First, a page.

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22 Responses

    Default Gravatar
    PhumzileMarch 29, 2019

    Can I secure a loan against life cover payout?

      JeniMarch 31, 2019Finder

      Hi Phumzile,

      Thank you for getting in touch with Finder.

      You may consider getting assisted living and bridge loans. With an assisted living or bridge loan, you can typically get approved in as little as one day. You’ll have up to 12 months to pay it off, and the costs can sometimes be split between as many as six people, easing the burden on any one individual. These loans are unsecured and lenders might require all co-applicants to have good credit to qualify for a competitive rate. I’m afraid that you need to research and get in touch with your chosen lenders on this matter.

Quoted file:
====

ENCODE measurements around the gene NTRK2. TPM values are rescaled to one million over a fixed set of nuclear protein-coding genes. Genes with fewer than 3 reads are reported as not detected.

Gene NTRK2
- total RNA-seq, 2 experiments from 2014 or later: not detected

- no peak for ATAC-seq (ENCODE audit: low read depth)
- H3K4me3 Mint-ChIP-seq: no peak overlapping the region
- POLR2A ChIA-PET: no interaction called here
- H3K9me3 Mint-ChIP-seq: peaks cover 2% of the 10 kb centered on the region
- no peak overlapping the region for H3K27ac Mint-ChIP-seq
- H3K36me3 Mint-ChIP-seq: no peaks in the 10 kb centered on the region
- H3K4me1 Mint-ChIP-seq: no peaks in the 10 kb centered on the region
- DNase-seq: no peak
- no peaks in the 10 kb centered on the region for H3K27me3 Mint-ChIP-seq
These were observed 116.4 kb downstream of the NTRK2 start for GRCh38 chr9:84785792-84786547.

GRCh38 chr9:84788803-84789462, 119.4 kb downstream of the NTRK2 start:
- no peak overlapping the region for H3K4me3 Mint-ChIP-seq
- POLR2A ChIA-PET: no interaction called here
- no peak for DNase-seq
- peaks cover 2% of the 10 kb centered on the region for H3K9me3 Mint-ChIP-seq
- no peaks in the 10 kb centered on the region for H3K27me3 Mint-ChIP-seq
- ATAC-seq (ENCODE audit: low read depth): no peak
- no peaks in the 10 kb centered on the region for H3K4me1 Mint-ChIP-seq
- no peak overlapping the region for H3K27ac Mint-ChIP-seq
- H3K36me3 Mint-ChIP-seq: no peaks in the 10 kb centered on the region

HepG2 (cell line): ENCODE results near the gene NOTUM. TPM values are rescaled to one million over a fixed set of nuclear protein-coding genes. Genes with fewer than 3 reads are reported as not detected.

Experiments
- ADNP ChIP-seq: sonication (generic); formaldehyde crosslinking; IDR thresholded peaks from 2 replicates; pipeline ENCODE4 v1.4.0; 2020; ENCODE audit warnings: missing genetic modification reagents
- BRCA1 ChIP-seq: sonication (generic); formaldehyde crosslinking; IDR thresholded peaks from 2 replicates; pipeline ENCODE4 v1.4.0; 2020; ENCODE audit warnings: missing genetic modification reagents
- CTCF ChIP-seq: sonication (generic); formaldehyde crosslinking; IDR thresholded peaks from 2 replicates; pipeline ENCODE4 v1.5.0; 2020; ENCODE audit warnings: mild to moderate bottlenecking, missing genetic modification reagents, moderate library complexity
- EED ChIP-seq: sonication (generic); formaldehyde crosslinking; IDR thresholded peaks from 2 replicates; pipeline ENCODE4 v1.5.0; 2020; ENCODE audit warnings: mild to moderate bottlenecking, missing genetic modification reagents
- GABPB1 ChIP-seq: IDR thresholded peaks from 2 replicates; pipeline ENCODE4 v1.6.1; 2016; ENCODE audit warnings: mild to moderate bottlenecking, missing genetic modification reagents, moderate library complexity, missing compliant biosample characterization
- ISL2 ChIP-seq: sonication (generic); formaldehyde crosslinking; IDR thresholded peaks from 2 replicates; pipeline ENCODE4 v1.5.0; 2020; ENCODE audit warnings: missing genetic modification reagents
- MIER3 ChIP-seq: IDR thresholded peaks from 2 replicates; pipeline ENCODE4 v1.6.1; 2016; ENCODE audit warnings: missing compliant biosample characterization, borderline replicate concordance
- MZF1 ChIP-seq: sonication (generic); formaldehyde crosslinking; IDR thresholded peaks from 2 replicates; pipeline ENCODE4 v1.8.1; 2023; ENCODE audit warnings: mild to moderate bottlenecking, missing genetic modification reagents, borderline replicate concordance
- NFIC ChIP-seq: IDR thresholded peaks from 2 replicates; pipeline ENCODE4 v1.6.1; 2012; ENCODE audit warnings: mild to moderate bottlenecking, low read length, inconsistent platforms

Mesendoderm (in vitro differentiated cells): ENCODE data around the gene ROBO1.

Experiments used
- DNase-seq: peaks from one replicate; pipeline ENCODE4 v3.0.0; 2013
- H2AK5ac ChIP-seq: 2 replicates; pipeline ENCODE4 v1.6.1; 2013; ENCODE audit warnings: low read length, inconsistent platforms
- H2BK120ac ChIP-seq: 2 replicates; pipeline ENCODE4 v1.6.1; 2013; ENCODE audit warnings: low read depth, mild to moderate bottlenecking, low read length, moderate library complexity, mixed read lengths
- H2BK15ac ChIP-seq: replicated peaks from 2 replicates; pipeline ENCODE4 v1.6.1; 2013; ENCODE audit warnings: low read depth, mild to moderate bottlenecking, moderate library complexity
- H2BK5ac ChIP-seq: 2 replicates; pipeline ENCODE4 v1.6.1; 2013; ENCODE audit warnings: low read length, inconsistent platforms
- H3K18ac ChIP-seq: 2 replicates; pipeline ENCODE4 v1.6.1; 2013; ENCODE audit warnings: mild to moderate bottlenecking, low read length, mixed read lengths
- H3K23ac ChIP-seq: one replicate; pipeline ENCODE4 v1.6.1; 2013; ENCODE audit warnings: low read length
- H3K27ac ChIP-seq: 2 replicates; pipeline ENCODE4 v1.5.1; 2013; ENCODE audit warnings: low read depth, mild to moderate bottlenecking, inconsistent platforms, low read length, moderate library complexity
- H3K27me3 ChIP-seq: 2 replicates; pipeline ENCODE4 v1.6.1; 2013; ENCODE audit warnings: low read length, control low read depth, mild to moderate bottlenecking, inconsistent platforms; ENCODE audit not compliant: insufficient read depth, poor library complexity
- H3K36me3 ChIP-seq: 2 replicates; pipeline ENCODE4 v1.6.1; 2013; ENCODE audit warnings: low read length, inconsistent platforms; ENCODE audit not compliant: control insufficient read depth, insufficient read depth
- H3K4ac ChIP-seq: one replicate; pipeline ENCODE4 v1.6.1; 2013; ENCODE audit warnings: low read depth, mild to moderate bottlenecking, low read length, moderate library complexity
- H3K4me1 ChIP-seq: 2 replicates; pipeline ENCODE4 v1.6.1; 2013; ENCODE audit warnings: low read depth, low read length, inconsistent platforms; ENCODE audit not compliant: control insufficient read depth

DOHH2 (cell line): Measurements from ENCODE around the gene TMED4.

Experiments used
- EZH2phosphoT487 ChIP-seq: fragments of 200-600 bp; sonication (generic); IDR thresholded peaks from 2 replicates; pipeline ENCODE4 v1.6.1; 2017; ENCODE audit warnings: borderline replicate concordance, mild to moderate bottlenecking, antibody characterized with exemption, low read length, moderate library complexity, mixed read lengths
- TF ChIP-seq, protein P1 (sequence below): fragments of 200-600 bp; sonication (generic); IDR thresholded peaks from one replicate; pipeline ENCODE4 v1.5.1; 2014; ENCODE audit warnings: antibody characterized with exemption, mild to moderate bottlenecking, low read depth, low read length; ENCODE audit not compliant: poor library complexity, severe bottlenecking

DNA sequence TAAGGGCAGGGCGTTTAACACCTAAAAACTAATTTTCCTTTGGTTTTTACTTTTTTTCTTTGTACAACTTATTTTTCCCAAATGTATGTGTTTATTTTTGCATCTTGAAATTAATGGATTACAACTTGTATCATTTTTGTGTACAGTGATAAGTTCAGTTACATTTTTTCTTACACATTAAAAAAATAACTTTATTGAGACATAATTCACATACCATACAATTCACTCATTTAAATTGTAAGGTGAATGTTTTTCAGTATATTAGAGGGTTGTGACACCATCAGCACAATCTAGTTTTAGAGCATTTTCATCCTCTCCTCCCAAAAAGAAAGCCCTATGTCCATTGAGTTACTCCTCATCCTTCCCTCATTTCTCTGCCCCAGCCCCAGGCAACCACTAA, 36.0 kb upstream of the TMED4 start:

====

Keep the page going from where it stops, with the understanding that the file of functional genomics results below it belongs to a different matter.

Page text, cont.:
I hope this helps.

      Thank you and have a wonderful day!


    Default Gravatar
    HarryJanuary 10, 2019

    Can I secure a personal loan against a packet of crisps? I know its unconventional but they were brought from Waitrose and are really nice (cheese and Onion flavour).

      JoshuaJanuary 14, 2019Finder

      Hi Harry,

      Thanks for getting in touch with finder. I hope all is well with you. :)

      It depends on the lender you choose Harry. It would be a good idea to directly get in touch with your lender and confirm if they accept this type of security to provide you with a loan.

      I hope this helps. Should you have further questions, please don’t hesitate to reach us out again.

      Have a wonderful day!


    Default Gravatar
    TroyOctober 30, 2018

    I have a Probate account and can’t touch money yet, but I need cash now. Can I borrow against it?

      AnnaNovember 5, 2018Finder

      Hi Troy,

      Thanks for your question! You might be eligible for an inheritance advance if you have a probate account that you can’t touch yet. You can learn more about how this works by checking out our article on how inheritance funding works.